10 Lessons I Learned from My Toxic Relationship with My Father

You may not think about it—your father may be absent, you may have never met him even—but every one of us is here because of a father. As a therapist, I find that the role of a father in our lives is often underestimated. I always hear about people blaming their mom for their different challenges, but a father plays a very important role in a child’s life even if it’s not physically there for whatever reason. I’m asking you to read this blog with an open mind and reflect upon your own experiences as a child. What role do you think your father played in your life? How does it affect how you love others and how you function in your everyday life?


Father’s Day brings up a lot of different thoughts and emotions for me as it might for some of you. I hope that no matter what thoughts come up when you think about Father’s Day, you manage to find some joy and happiness during this time. When I think about my father, Jacob, I am filled with mixed feelings of laughter, sadness, anger, and resentment. Some feelings of joy also accompany my thoughts, but most of my feelings of him are not so great. After working with my therapists and processing so much of what I experienced as a child and allowing myself to be vulnerable and cry, I realized that it is also because of my father that I was able to get to where I am today and learn that change is possible and there is hope even if you are now hurting and suffering. If we do the right work on ourselves and invest in our mental health we can feel so much better and more empowered and become a better version of who we are.


Here are 10 lessons I learned from my toxic relationship with my father:


1. I don’t have to please everyone else. I can think of myself first.


When I hear the word “Dad, I think of “daddy’s little girl” and about my wonderful husband who is the most exceptional father to my three girls. I was my dad’s favorite girl and did everything that was in my power to please him. For example, he used to get very angry and curse and scream if he came home and the apartment was dirty so I worked very hard from a young age to keep the house clean and avoid that extreme reaction in him. Money was very tight for us, but my father used to take me shopping every once in a while and made me feel so special. My other siblings didn’t get the same privileges that I had so that made me feel extra special.


What I learned as a child and carried into my adult life was that I have to please other people so I can get what I need. We don’t always think about it as parents, but we create “pleasers.” It’s something I try to think about with my own kids before getting angry. What am I teaching them with my harsh reaction?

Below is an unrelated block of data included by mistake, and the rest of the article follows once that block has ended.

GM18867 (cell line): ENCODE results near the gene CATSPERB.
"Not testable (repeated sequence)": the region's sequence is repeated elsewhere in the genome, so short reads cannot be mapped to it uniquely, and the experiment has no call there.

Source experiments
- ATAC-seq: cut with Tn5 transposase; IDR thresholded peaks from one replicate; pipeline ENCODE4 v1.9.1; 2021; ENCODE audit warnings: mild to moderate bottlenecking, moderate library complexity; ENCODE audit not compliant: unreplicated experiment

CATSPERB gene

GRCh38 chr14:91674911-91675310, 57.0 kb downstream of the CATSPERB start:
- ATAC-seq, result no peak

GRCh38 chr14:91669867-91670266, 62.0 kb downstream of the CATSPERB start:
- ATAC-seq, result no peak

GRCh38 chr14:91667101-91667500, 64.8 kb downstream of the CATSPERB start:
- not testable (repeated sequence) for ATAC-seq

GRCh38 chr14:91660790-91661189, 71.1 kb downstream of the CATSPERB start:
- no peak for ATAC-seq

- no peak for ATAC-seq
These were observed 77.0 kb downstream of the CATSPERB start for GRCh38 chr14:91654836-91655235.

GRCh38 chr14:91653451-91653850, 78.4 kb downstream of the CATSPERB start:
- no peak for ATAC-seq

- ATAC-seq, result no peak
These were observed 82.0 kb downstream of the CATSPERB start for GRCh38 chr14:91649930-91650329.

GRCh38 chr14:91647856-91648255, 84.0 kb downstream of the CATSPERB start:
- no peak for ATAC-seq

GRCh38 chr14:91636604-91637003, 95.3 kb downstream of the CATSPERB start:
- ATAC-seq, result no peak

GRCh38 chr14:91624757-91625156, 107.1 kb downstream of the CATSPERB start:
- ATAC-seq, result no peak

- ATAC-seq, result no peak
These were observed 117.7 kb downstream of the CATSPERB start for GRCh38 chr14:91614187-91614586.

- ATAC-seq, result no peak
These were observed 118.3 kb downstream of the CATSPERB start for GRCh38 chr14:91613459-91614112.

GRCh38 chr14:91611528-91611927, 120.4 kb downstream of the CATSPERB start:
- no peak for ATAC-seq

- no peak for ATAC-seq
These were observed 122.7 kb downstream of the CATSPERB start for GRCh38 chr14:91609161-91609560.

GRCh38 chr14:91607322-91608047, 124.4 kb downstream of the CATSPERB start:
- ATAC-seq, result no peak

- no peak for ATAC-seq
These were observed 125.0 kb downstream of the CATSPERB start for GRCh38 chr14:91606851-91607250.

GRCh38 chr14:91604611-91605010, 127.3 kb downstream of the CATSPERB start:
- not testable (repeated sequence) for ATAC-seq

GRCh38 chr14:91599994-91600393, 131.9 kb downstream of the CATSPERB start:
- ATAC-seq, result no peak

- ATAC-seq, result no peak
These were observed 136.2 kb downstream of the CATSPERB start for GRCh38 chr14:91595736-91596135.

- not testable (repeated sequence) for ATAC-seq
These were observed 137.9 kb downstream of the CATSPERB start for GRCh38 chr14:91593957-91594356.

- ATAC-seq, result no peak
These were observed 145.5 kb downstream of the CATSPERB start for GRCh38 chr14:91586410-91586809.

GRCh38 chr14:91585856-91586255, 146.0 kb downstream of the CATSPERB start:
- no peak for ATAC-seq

2. Love can be shown in different ways.


I was loved by my father because I was a good girl and did what he asked without questioning his motives. When I left home at age 12, I remember celebrating my birthday on my own with a group of strange kids and strange adults. I got a letter from my dad and opened it with so much excitement thinking, “He does remember me!” I opened the letter and it started with… “My dear Limor happy birthday to you… you are now ___old…” There was no mention of my age as if he didn’t remember how old I was. It was signed “love, dad.”


I remember feeling crushed and lots of shame. I never shared that terrible moment with anyone until of course I was in therapy, but what I thought was that he forgot how old I was and that to me translated into lack of love. I now know that despite my father's shortcomings he did the best he could and he does actually love me in his unique limited way.



3. It’s important to have compassion for myself and compassion toward others.


My father always put himself first. He was impulsive, aggressive, and was rarely able to think about anyone else besides himself. I remember asking him one day if he had any remorse for verbally and physically abusing my mom and all of us in different ways and his answer was, “I never hurt any of you… these are all made up stories that your mom implanted in your head…” My father never got help for his psychological traumatic experiences and he never got the skills and tools that he needed to become a better version of himself. His family was forced to leave Iran in 1950 since his father was dying from lung cancer when he was only 9 years old, and together with his five young siblings, they traveled to Israel. As soon as his family got to Israel his father died and his mother was left in a new country to raise six young children. There is clearly so much more to this story but I will make it short and say that my father was forced to break the law in order to survive. He served in the Israeli army and suffered seriously traumatic experiences and dealt with PTSD for years. His mother died when he was only 20, his brother died from a drug overdose, and the list goes on and on!


One of the ultimate goals of being in therapy is developing compassion toward ourselves. After years of crying and blaming myself for having gone through horrible experiences, I have learned to think of the little girl in me with so much love and compassion. My father never taught me this and because of that I suffered a great deal of traumatic experiences that led me to work on myself, which eventually paved the way to me learning how to love myself and be compassionate towards myself. I am thankful for my father for that.


4. How to be strong and resilient.


When i think about my father and his family I often wonder how he was actually able to do what he did and even maintain the lifestyle he had. The interesting thing about my father was that he was actually a very smart man who was fascinated by books that are related to psychology. I don’t think my father ever learned to read properly in school and I am certain that he has undiagnosed learning disabilities and clearly ADHD, but when I was young I remember his fascination with the human mind. He would show me various books that he appreciated. I am certain that if my father got the help and support that he needed, he would have been a very successful man. The interesting thing for me was that I primarily loved to read non-fiction books, about biology and psychology in particular, since a very young age, but I was always embarrassed about it and was ashamed that I was “odd” in my book selection. Part of what drove me was not wanting to be uneducated like my own parents. This thread of hope kept me motivated and helped me achieve the various degrees I have earned as well as have a passion and appreciation for learning, which has empowered me my whole life.